2021 continued the trend of increased regulatory focus on privacy and cybersecurity for private investment funds in the U.S. and abroad. There are no signs of the trend leveling off any time soon.
One of the topics that captured our attention last year was the rise of ransomware. As previously shared, ransomware has evolved from merely encrypting files/disabling networks in solicitation of ransom, to sophisticated attacks penetrating data systems and debilitating entities. Thus, while money continues to be an obvious motivator for these attacks, increasingly so is the pursuit of intellectual property and data. Regulatory agencies have responded to combat the increase in attacks. For example, in October 2020, OFAC issued an Advisory declaring that any payment made to a sanctioned entity on OFAC’s list would be a violation of federal sanctions regulations and the paying entity would be strictly liable. Importantly, this means that the intent of the victim, and the knowledge as to whether the entity is on OFAC’s list, is no defense. While OFAC intends to decrease ransomware attack compliance through the issuance of its list of sanctioned entities, the nature of ransomware makes it difficult for the victim of an attack to be able to identify what entity is actually being paid. This ambiguity may cause victims of ransomware attacks to unintentionally violate OFAC’s sanctions and be held strictly liable despite the publication of a list of sanctioned entities.
In the same vein of preventing breaches of privacy via cybersecurity efforts, in February 2022, the SEC proposed new rules under the Investment Advisers Act of 1940 (the “Advisers Act”) and the Investment Company Act of 1940 (the “Investment Company Act”) requiring registered investment advisers and funds to adopt and implement written cybersecurity policies and procedures reasonably designed to address such risks. One of the proposed rules requires advisers to report significant cybersecurity incidents affecting the adviser, or its fund or private fund clients, to the Commission. The Commission is also proposing amendments to various forms regarding the disclosure related to cybersecurity risks and incidents that affect advisers, funds, their clients, and their shareholders. The comment period ends on April 11, 2022, after which we can expect these new rules to take effect.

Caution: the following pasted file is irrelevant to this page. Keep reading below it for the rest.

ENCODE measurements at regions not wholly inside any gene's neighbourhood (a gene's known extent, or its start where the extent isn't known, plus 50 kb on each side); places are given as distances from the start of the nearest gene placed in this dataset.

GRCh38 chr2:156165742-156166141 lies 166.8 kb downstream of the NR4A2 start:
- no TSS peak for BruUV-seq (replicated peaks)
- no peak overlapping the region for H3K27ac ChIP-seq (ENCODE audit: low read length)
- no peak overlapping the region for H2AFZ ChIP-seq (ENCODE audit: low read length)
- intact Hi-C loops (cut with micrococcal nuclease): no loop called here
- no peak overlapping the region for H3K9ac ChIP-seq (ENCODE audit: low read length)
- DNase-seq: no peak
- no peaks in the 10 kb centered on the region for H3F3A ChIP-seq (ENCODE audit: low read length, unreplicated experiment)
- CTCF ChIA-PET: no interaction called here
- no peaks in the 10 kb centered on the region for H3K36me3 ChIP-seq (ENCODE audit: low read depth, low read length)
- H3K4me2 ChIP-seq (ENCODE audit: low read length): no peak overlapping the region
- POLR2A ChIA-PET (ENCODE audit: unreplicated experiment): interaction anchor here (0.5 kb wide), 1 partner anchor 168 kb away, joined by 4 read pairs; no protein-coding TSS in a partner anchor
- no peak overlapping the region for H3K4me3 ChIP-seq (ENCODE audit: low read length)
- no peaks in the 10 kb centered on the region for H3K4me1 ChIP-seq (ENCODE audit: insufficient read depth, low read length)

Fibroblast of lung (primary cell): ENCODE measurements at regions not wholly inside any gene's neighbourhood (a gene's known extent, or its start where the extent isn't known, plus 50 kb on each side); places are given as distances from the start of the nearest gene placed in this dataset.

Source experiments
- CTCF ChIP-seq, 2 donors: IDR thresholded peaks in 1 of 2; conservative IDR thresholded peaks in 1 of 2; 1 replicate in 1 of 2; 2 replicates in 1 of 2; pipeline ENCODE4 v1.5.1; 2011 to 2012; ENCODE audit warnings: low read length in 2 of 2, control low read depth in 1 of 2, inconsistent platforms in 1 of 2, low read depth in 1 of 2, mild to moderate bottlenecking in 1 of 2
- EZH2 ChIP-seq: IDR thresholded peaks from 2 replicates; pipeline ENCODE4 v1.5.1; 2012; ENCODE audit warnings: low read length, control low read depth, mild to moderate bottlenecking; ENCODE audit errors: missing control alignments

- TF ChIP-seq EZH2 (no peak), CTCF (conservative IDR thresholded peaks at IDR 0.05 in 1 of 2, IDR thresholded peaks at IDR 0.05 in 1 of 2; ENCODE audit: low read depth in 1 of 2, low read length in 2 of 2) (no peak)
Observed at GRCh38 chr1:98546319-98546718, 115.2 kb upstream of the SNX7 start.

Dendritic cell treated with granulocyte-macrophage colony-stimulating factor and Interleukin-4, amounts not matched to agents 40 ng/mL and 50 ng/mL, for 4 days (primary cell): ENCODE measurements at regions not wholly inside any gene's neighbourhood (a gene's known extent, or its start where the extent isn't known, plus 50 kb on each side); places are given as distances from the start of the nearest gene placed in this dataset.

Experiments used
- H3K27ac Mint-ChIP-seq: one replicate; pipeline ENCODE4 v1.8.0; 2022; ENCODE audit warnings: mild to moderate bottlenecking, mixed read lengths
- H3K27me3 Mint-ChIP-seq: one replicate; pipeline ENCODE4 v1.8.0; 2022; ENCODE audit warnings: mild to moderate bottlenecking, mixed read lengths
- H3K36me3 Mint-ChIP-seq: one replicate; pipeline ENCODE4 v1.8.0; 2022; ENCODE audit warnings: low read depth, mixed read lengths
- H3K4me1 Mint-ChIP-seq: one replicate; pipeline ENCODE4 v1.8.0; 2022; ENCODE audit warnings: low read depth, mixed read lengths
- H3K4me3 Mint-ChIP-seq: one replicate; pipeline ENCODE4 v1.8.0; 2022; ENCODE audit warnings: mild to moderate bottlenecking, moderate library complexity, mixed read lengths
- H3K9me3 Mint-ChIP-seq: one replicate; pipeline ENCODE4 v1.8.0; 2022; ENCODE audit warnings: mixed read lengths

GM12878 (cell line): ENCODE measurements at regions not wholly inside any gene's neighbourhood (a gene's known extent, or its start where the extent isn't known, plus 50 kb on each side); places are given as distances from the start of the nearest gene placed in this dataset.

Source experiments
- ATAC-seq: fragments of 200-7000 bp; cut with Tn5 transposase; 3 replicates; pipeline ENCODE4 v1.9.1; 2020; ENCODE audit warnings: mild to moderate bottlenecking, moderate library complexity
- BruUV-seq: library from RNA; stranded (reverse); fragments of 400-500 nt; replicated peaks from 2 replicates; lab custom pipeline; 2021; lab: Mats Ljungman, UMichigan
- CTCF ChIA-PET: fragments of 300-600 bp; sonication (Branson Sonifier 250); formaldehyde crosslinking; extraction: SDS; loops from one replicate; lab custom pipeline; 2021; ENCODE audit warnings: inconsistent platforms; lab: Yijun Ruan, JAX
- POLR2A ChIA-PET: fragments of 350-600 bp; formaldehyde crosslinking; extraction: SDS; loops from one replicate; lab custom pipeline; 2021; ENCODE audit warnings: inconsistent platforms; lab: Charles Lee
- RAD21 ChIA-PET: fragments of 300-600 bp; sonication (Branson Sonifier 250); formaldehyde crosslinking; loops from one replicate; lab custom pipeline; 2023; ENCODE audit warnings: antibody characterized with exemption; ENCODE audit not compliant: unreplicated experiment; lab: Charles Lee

In the UK, the National Cyber Security Centre (NCSC) has recently published a reminder to organizations to take steps to protect their systems given the increased risk from and number of cyber threats. This reminder was reiterated by the ICO, the UK’s data supervisory authority, following a reported uptick in cyber related data breaches in the UK of nearly 20% in the past two years. The UK’s data protection legislation already provides that organizations should implement “appropriate technical and organisational measures to ensure a level of security appropriate to the risk” to protect personal data. When designing and assessing “appropriate” measures, organizations in the UK (including funds, sponsors and advisers) should also now take account of the specific guidance on ransomware recently published by the ICO.
We expect to see a continued focus on privacy and cybersecurity in the private funds space as regulators work to find ways to increase security and decrease the risk of loss due to new methods of attack.
Dorothy Murray, Joshua M. Newville, Todd J. Ohlms, Seetha Ramachandran, Jonathan M. Weiss, Julia Alonzo, James Anderson, Julia M. Ansanelli, William D. Dalsen, Adam L. Deming, Kelly McMullon, Reut N. Samuels and Hena M. Vora contributed to this article.
© 2022 Proskauer Rose LLP. National Law Review, Volume XII, Number 75